"My grandmother died," says fourteen year old Jono at the opening of Siobhán Parkinson's Long Story Short
. "I know this is not what you would call a dramatic opening. Mr. O'Connell, who is my Creative Writing teacher... would say 'not intriguing enough, Jonathon. You need to hook your reader.' I don't need to do any hooking, because this is not Creative Writing. This is what really happened." And thus Jono begins to tell his story.
Written in two parts, Long Story Short
, is told in a close first person point of view. The reader gets deep inside Jono's head, and so it is hard to know whether or not to trust him. Did his mother hit his sister Julie so hard that she broke her cheekbone? Did he have no choice but to decide that they needed to run away? There is no other perspective from which to gain more information, nor is there a witness to the events that...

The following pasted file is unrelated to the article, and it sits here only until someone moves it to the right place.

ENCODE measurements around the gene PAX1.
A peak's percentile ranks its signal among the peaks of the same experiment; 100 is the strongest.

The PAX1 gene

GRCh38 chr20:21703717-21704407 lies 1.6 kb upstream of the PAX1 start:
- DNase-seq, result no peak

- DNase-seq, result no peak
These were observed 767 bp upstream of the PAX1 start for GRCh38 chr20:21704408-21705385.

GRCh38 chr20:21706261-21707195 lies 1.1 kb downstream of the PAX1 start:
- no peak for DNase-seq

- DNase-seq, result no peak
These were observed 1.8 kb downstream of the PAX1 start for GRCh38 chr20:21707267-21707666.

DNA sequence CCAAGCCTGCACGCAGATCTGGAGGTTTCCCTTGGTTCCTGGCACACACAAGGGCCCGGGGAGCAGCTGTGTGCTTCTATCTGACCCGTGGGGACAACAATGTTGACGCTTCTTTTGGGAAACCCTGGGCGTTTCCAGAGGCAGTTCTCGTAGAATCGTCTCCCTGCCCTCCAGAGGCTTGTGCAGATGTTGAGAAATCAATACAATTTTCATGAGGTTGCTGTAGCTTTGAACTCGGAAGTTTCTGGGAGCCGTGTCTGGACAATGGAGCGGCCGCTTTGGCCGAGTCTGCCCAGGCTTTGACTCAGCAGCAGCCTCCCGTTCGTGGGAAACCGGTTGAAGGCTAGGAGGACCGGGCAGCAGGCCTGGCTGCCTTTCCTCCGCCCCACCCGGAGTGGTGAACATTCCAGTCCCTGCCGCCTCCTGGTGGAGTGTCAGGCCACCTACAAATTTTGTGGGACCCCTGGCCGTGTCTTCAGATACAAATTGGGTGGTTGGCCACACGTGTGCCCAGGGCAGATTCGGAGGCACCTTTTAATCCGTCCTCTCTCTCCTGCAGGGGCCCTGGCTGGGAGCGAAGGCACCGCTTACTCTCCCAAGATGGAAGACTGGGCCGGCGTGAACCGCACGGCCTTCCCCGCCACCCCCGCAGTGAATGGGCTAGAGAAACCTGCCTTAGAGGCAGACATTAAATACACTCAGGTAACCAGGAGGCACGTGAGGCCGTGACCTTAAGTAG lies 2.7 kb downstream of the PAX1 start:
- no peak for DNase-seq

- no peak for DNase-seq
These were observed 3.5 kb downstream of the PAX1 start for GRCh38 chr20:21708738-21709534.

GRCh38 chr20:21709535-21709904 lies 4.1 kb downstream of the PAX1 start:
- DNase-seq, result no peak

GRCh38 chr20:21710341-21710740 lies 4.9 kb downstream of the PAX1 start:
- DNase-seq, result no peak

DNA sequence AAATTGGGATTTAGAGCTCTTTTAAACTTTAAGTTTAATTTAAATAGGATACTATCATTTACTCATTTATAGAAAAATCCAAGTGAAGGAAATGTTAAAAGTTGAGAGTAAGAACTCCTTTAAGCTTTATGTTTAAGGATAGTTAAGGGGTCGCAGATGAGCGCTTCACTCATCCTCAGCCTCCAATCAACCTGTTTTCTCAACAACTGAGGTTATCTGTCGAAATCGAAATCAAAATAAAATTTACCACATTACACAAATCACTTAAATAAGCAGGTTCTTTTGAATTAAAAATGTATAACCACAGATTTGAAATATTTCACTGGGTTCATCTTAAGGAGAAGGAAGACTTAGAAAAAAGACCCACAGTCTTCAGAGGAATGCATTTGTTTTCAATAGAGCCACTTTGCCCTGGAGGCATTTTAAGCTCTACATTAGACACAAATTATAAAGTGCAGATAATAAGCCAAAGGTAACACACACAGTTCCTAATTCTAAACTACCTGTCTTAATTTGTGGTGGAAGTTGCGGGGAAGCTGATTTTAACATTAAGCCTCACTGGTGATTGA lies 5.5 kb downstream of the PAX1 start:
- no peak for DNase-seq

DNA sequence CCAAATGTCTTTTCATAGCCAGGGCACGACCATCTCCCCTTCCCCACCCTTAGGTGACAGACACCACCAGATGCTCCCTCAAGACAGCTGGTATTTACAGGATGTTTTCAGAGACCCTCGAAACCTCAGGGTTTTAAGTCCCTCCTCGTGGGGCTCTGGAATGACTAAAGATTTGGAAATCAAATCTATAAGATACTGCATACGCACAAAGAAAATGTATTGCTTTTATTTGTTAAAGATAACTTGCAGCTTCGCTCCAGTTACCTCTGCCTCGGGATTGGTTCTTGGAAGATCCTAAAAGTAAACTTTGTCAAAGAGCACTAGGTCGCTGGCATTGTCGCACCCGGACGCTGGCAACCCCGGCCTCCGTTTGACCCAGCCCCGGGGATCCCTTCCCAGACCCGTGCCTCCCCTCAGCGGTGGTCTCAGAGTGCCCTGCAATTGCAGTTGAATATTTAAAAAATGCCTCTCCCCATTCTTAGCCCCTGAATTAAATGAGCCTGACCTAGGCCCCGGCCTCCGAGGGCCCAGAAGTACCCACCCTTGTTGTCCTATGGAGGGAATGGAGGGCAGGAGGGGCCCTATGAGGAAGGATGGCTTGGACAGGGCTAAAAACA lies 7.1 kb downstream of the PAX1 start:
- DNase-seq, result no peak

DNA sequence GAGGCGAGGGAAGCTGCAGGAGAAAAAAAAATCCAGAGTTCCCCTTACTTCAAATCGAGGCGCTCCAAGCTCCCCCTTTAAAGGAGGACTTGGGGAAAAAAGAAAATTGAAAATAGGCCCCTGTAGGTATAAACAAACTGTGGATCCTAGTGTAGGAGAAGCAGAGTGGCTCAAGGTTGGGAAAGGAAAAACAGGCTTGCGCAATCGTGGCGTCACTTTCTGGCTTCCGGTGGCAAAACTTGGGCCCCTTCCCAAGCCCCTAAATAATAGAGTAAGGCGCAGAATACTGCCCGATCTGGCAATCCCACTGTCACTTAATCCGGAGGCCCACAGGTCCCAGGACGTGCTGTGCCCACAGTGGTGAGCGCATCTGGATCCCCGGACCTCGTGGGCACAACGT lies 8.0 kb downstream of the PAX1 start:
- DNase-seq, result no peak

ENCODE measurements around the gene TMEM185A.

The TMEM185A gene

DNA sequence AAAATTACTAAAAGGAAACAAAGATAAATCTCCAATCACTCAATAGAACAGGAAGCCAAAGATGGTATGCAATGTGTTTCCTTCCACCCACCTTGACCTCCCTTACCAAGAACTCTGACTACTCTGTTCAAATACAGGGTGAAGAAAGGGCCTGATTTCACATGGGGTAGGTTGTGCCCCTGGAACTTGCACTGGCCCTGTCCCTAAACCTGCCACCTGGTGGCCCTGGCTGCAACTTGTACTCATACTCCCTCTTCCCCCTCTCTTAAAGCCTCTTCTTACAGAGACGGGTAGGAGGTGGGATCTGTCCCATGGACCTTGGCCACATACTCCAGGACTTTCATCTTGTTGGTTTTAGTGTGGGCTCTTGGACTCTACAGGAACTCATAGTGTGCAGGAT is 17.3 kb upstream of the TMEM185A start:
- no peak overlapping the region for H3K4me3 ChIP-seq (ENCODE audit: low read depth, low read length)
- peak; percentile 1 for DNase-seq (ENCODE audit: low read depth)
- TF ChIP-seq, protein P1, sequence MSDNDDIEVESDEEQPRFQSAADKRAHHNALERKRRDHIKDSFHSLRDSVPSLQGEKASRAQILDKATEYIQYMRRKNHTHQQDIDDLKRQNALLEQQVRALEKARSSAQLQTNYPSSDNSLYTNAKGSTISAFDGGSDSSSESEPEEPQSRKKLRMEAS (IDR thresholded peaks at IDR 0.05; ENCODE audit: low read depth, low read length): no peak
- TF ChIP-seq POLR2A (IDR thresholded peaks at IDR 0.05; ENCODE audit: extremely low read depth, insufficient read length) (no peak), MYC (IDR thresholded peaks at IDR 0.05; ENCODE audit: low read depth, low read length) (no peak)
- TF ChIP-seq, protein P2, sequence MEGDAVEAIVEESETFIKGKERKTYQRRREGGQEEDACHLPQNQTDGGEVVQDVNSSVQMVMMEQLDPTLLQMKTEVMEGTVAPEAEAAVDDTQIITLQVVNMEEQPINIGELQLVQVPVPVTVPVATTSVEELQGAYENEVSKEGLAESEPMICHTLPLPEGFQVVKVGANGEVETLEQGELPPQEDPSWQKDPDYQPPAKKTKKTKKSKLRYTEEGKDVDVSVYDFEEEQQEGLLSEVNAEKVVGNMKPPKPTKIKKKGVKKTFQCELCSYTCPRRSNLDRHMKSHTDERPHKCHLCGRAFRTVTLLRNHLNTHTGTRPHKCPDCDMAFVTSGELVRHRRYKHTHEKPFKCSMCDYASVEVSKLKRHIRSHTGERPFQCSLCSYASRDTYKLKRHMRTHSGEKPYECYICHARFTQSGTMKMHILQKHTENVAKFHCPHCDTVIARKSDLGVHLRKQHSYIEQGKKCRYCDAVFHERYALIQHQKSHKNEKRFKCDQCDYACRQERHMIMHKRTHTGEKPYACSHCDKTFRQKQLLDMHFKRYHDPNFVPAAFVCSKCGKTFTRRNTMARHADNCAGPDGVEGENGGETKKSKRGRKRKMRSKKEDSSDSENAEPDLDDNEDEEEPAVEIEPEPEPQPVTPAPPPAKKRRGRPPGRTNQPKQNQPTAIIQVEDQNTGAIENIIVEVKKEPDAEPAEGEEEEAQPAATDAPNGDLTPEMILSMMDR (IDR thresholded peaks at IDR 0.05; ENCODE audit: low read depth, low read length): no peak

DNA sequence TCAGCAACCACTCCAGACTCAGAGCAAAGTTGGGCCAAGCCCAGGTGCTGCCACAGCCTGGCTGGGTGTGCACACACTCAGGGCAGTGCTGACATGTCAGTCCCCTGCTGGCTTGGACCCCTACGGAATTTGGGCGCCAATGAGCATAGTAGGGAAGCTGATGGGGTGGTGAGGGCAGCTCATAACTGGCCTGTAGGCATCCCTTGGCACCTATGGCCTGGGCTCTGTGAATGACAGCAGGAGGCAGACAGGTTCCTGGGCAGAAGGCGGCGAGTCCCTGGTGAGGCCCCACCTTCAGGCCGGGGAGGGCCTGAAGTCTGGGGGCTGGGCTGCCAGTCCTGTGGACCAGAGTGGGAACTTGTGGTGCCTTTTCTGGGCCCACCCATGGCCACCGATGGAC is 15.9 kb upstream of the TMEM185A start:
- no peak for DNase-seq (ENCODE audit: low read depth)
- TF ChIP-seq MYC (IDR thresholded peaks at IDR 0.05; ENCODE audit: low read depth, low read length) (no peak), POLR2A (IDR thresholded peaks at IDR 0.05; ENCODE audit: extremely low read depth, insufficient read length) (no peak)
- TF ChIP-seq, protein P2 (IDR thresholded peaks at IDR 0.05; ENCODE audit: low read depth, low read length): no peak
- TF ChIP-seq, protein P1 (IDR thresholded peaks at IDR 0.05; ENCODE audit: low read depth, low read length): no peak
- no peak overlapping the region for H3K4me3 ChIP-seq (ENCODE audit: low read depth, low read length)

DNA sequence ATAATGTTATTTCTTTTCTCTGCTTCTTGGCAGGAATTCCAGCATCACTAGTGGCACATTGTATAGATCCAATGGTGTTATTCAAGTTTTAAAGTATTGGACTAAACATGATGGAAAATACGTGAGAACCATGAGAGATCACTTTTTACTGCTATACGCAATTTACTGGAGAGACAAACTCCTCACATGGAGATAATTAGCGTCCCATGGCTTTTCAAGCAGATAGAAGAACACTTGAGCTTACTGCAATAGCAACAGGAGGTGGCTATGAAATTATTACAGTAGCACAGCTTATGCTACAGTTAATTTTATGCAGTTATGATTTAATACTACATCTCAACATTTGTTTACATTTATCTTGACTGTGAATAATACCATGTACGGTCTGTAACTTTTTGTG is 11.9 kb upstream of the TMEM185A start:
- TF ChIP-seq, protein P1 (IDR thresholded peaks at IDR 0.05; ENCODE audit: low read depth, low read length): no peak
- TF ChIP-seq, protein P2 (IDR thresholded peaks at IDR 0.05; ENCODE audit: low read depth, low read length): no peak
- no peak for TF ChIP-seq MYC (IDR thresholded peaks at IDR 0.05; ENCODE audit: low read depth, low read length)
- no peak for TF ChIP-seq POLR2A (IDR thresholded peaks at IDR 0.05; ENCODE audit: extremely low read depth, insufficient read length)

Beyond the Book
On May 11, 2010, Siobhán Parkinson (pronounced sh-vawn) became the first Irish Children's Literature Laureate (aka Laureate Na nÓg) ever. (Na nÓg is an Irish term meaning "the young" or "young people"). Held for two years, the main purpose of the position is to expose youths to good, high quality children's literature and to weave it into Ireland's culture. Siobhán said of what she hopes to achieve:
"[That] every child in the country has access to a nice, bright, warm, cheerful, comfortable library, where they can go and find the books that will open their minds and bring them into wonderful...